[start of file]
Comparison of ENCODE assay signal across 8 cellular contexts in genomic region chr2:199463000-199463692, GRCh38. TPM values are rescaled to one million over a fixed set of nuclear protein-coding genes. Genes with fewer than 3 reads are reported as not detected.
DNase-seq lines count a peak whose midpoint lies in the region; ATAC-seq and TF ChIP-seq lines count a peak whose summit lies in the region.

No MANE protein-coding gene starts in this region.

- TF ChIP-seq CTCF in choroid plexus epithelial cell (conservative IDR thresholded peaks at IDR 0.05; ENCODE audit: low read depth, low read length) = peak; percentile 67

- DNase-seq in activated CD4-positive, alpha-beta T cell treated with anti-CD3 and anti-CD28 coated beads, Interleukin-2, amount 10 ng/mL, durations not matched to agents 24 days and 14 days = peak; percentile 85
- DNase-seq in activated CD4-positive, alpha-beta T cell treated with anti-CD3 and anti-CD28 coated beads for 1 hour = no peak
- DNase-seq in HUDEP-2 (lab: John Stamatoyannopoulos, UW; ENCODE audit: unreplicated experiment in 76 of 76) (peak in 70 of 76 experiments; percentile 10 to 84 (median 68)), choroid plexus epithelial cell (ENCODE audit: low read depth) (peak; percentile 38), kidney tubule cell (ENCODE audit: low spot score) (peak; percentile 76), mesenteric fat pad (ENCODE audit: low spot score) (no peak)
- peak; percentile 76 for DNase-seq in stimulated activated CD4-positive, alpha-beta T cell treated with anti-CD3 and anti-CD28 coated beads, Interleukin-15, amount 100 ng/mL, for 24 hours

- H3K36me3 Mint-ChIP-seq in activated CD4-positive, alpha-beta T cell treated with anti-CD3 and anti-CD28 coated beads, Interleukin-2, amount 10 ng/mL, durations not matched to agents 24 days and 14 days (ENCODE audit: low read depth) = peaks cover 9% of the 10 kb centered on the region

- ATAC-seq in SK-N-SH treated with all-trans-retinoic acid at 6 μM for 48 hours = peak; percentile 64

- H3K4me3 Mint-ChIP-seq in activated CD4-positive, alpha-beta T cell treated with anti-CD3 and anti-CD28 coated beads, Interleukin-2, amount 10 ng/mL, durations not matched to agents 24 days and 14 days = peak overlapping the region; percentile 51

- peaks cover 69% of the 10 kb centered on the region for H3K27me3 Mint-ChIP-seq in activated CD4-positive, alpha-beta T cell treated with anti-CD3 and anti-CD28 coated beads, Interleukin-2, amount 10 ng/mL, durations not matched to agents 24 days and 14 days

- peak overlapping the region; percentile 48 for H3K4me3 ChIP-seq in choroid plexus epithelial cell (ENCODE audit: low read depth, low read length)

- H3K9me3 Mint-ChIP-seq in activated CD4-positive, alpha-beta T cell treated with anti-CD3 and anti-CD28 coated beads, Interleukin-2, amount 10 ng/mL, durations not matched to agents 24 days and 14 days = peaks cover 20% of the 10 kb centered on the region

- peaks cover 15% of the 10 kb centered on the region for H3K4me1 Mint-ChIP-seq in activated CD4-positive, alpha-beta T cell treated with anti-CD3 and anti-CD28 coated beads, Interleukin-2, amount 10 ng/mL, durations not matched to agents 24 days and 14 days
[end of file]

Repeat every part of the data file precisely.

Comparison of ENCODE assay signal across 8 cellular contexts in genomic region chr2:199463000-199463692, GRCh38. TPM values are rescaled to one million over a fixed set of nuclear protein-coding genes. Genes with fewer than 3 reads are reported as not detected.
DNase-seq lines count a peak whose midpoint lies in the region; ATAC-seq and TF ChIP-seq lines count a peak whose summit lies in the region.

No MANE protein-coding gene starts in this region.

- TF ChIP-seq CTCF in choroid plexus epithelial cell (conservative IDR thresholded peaks at IDR 0.05; ENCODE audit: low read depth, low read length) = peak; percentile 67

- DNase-seq in activated CD4-positive, alpha-beta T cell treated with anti-CD3 and anti-CD28 coated beads, Interleukin-2, amount 10 ng/mL, durations not matched to agents 24 days and 14 days = peak; percentile 85
- DNase-seq in activated CD4-positive, alpha-beta T cell treated with anti-CD3 and anti-CD28 coated beads for 1 hour = no peak
- DNase-seq in HUDEP-2 (lab: John Stamatoyannopoulos, UW; ENCODE audit: unreplicated experiment in 76 of 76) (peak in 70 of 76 experiments; percentile 10 to 84 (median 68)), choroid plexus epithelial cell (ENCODE audit: low read depth) (peak; percentile 38), kidney tubule cell (ENCODE audit: low spot score) (peak; percentile 76), mesenteric fat pad (ENCODE audit: low spot score) (no peak)
- peak; percentile 76 for DNase-seq in stimulated activated CD4-positive, alpha-beta T cell treated with anti-CD3 and anti-CD28 coated beads, Interleukin-15, amount 100 ng/mL, for 24 hours

- H3K36me3 Mint-ChIP-seq in activated CD4-positive, alpha-beta T cell treated with anti-CD3 and anti-CD28 coated beads, Interleukin-2, amount 10 ng/mL, durations not matched to agents 24 days and 14 days (ENCODE audit: low read depth) = peaks cover 9% of the 10 kb centered on the region

- ATAC-seq in SK-N-SH treated with all-trans-retinoic acid at 6 μM for 48 hours = peak; percentile 64

- H3K4me3 Mint-ChIP-seq in activated CD4-positive, alpha-beta T cell treated with anti-CD3 and anti-CD28 coated beads, Interleukin-2, amount 10 ng/mL, durations not matched to agents 24 days and 14 days = peak overlapping the region; percentile 51

- peaks cover 69% of the 10 kb centered on the region for H3K27me3 Mint-ChIP-seq in activated CD4-positive, alpha-beta T cell treated with anti-CD3 and anti-CD28 coated beads, Interleukin-2, amount 10 ng/mL, durations not matched to agents 24 days and 14 days

- peak overlapping the region; percentile 48 for H3K4me3 ChIP-seq in choroid plexus epithelial cell (ENCODE audit: low read depth, low read length)

- H3K9me3 Mint-ChIP-seq in activated CD4-positive, alpha-beta T cell treated with anti-CD3 and anti-CD28 coated beads, Interleukin-2, amount 10 ng/mL, durations not matched to agents 24 days and 14 days = peaks cover 20% of the 10 kb centered on the region

- peaks cover 15% of the 10 kb centered on the region for H3K4me1 Mint-ChIP-seq in activated CD4-positive, alpha-beta T cell treated with anti-CD3 and anti-CD28 coated beads, Interleukin-2, amount 10 ng/mL, durations not matched to agents 24 days and 14 days